Loosening the reins on COVID precautions
Saskatchewan has kept COVID cases low, but we cannot forget about the risks
For months now, the world has existed in a constant state of fear about the COVID-19 virus. In Saskatchewan, the number of cases has remained fairly low throughout the pandemic, but that is no reason for us to excuse ourselves from taking all protective measures for the safety of everyone.
As of August 2, there are 254 active cases of COVID-19 in Saskatchewan. To many, that number might seem very low, but in reality it is not far from the amount of cases Saskatchewan saw at COVID’s peak. On July 27 there were 306 active cases across the province.
Yet as people begin to see the statistics decrease, they are becoming more comfortable going out in public – some even without a mask.
Businesses and public spaces, too, have begun reopening across the province. The guidelines set in the Government of Saskatchewan’s Re-Opening Plan currently allow for bars, restaurants, fitness centres, and many more public settings to return at full capacity.
The majority of people have been quarantined since April and are therefore enthusiastic to go out and spend time with their family and friends. Unfortunately, many of those people are forgetting that there is still a global pandemic going on around them.
Personally, I believe that the fast reopening of businesses and vast allowance for social gatherings has painted a false picture to the people of Saskatchewan, and has allowed people to falsely believe life is back to a normal, pre-COVID setting – and now, people are acting like that is true.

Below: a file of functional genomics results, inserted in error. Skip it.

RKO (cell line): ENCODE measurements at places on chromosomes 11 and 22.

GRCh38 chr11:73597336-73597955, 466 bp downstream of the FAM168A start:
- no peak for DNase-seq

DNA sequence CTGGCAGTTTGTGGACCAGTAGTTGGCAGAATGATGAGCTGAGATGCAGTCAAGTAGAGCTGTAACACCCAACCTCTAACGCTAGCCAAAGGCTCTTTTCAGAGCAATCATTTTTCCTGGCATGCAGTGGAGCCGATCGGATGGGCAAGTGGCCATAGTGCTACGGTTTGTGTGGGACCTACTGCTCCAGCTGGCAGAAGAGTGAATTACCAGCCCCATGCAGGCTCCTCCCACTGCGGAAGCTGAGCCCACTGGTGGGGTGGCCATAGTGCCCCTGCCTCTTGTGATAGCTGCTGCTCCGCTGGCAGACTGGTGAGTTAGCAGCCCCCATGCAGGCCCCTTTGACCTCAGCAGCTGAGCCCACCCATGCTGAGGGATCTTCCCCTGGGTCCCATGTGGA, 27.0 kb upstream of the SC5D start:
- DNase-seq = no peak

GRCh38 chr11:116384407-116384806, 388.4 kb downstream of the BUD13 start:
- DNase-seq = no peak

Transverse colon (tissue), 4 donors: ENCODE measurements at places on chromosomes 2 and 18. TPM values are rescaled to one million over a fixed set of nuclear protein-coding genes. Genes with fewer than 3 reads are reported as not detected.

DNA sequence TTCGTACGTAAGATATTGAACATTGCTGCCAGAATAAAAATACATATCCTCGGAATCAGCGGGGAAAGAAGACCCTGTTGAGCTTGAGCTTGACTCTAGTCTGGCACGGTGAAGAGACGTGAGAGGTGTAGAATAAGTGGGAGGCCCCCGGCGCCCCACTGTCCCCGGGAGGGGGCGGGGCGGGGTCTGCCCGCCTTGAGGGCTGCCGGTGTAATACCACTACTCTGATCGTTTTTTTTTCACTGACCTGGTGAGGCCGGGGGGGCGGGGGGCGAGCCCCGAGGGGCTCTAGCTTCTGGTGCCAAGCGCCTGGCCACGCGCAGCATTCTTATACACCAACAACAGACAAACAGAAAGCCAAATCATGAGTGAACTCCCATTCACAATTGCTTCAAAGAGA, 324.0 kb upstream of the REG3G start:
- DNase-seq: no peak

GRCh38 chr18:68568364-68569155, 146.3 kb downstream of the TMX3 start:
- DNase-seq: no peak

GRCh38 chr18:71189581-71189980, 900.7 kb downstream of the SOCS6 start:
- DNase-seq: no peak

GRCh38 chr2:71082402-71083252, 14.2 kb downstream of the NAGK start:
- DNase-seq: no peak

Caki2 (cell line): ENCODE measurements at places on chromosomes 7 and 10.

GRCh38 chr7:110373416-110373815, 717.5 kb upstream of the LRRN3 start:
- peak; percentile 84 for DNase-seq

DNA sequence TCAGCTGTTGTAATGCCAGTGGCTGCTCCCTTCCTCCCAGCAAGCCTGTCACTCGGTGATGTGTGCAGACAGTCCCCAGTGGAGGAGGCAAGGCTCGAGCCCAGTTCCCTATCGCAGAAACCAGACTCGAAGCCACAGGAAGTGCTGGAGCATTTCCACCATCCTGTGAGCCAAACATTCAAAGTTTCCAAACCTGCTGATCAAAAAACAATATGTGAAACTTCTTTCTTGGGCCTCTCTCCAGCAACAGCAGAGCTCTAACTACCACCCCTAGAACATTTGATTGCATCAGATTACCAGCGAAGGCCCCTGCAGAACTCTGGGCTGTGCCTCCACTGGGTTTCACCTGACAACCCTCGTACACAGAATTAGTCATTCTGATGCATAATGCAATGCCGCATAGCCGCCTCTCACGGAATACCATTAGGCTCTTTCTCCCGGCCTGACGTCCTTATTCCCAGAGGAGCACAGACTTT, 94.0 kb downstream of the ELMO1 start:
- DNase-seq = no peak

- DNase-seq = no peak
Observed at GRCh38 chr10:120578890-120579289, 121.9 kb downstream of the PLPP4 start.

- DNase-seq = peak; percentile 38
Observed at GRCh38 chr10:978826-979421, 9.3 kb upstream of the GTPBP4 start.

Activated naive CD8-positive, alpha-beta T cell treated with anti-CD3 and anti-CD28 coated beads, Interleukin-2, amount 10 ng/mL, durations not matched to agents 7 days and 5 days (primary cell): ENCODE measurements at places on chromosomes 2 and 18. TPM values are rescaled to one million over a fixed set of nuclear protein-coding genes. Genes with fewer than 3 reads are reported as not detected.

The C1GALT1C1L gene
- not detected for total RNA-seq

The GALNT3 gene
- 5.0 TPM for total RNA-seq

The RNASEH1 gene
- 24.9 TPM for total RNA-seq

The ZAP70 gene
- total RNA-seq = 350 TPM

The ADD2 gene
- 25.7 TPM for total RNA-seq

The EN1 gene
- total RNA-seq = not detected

I have found myself guilty of being lazy with bringing a mask when I go to the grocery store, or eating out too often, because I was so anxious to return to Friday night beers with my friends. But I very quickly had to change my actions, as cases are climbing across Canada right now.
This is because the health and safety of myself and others is more important than going out and having a good time.
My experience since the beginning of the pandemic has been quite chaotic. When it was announced that classes were going completely online, I made the decision to move back to my parents’ house in Southern Manitoba. Within a few weeks, my life had completely shifted; I no longer was surrounded by my friends, school looked different, and my mental health began to suffer.
My parents are very strict about taking all precautions, and for months we did not leave the house. I, as a very extroverted person struggled with this, even though I knew it was the right thing to do.
In June, we began to loosen the reins a little bit, still ensuring we wore masks and exposed ourselves to only a small group of close friends and family.
Then, after weeks of careful consideration, many long conversations, and extensive research my family and I decided we were in a position where we felt safe enough to go into the city (Winnipeg) and do a few things, as well as go to the beach and public swimming pool. I have been very lucky to live in a town of only 700 people, which has allowed a bit of a safety bubble.
Personally, I believe that now while cases are lower, it is okay to go out a little bit and allow yourself some freedom because when the second wave hits the country, we will all need to return to lockdown for months. Quarantine has taken a toll on people’s mental health and it is important to ensure that you allow yourself some time to recuperate, while still social distancing when possible and wearing a mask when in public places.
It is very important that each and every person does what they can to ensure the health and safety of others and hopefully we can all see life go back to “normal” as soon as possible – but it will take everyone working together as a global community.